Contingency and Will

It seems perfectly acceptable to Duns Scotus to say that the First Efficient is intelligent and endowed with will, although such assertions require special argument to support them and special qualifications to accept them. For instance, most intelligence looks to some end outside itself, but Duns Scotus’s First Efficient is made unique by being said not to love any end different from itself. Thus the traditional categories are used to describe such a First Principle, but they are qualified in a way that makes their application unique. However, it is when Duns Scotus turns to the question of contingency that he becomes the most radical and the most subject to innovations.

The First Cause causes contingently, Duns Scotus asserts; consequently, it causes freely. The classical tradition had been united in making the creation of lesser orders in nature necessary and in viewing necessity often as the very hallmark of the perfection characteristic of a First Principle. Christian theologians, in considering God’s creative activity, had modified this somewhat, although necessity still seemed to be preferred. Duns Scotus for the first time raises contingency to a central place in the divine nature and designates the creation of the natural order as a free act.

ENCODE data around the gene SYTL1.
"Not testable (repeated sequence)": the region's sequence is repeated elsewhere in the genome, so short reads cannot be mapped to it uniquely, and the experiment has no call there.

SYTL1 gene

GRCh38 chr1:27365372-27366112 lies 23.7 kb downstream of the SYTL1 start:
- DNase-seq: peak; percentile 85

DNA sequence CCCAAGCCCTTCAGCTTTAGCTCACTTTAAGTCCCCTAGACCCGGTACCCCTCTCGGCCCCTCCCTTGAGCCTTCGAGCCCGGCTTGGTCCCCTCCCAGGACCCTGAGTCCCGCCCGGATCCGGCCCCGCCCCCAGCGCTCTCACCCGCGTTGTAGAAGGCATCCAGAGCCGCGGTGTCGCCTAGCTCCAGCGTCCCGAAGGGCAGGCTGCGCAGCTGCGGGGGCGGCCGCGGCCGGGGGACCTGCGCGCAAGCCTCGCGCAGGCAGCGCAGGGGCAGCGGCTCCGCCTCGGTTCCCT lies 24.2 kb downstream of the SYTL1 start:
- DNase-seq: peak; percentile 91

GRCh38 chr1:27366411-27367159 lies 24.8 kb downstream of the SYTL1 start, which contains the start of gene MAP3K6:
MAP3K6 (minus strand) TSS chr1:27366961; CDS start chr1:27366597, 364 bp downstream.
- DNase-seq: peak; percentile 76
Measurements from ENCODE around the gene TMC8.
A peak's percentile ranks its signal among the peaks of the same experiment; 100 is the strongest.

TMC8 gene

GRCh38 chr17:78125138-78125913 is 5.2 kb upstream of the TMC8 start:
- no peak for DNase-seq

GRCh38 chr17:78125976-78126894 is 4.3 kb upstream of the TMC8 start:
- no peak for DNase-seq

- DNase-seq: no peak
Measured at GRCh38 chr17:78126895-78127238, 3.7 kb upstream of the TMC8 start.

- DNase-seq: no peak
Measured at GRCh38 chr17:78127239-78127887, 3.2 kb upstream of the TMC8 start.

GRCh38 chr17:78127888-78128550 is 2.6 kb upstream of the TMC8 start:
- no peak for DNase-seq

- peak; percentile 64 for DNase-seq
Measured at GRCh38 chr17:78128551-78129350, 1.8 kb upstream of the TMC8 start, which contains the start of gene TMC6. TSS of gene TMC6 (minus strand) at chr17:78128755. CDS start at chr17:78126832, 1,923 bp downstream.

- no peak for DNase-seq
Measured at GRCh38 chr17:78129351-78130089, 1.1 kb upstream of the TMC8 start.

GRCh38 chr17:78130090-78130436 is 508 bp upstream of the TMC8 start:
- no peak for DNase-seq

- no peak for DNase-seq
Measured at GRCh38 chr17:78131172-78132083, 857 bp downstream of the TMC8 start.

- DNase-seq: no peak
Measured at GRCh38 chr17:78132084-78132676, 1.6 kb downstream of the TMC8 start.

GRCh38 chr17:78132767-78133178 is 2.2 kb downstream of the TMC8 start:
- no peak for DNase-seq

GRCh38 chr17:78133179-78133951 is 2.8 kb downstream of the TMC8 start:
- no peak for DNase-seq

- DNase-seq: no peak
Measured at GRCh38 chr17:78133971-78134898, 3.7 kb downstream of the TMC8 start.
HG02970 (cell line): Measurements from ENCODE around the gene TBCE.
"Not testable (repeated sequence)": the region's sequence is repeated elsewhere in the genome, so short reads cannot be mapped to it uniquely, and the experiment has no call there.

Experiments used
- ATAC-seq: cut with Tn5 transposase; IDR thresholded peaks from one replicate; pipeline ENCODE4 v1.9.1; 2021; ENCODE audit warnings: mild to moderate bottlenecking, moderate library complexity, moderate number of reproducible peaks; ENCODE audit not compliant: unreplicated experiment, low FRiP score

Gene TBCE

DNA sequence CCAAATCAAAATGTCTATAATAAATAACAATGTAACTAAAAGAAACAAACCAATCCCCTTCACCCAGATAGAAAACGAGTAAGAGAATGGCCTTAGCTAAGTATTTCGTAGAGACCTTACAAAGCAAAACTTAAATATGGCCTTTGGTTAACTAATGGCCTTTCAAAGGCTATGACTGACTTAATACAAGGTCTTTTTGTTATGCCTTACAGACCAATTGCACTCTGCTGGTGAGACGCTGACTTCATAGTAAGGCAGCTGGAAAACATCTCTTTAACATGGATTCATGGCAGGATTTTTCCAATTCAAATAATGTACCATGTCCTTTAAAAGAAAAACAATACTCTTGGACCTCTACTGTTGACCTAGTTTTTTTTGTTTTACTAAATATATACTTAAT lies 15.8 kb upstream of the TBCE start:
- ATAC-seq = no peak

Duns Scotus sees that if any freedom of action is to be preserved for humans, some freedom of action must first be found to be possible in God. For if the First Cause moves necessarily, every...

(The entire section is 590 words.)

God’s Infinity

Will becomes identical with the First Nature although no act of God’s understanding can be an accident. Thus, God’s understanding of all things is necessary, but the action of his will in causing is not. Necessary cognition of everything whatsoever is a part of the divine nature, which means that God understands everything continually. Thus God must understand everything he wills, and this removes the possibility of a blind action by the divine will. With humans, no such necessary understanding exists, so that ignorant action is always possible. God is unique in this respect.